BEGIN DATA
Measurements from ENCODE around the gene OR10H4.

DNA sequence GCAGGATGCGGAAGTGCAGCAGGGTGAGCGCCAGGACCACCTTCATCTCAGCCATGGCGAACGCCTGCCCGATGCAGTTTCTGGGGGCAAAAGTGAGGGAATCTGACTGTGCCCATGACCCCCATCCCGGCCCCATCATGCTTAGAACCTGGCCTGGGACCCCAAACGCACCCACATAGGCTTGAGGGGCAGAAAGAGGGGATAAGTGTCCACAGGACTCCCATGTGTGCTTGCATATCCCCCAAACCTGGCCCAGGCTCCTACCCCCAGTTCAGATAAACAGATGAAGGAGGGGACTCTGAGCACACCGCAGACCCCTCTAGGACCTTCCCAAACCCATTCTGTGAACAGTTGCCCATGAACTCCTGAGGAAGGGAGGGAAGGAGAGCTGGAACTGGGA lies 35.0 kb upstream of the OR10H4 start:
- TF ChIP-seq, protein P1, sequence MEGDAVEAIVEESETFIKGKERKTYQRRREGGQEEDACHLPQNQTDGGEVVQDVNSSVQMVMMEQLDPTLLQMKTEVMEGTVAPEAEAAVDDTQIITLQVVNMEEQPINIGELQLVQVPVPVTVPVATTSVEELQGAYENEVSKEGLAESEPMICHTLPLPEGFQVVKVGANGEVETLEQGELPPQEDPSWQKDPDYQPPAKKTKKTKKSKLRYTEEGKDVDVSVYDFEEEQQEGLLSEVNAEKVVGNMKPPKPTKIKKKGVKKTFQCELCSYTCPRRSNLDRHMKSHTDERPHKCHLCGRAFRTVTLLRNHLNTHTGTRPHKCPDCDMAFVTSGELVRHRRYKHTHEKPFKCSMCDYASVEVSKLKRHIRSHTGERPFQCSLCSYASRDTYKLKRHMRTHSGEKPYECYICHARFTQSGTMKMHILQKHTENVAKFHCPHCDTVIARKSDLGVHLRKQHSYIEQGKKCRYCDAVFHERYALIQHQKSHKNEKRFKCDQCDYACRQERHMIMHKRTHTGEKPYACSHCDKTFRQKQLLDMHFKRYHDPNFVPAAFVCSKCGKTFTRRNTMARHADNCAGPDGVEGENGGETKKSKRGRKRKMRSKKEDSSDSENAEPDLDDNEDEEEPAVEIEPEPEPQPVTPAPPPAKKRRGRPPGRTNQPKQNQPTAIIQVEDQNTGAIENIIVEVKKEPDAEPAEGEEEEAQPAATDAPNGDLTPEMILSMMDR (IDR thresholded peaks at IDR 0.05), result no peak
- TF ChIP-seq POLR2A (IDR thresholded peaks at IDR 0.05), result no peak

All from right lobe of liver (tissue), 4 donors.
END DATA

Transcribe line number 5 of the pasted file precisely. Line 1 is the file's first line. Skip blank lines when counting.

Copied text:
All from right lobe of liver (tissue), 4 donors.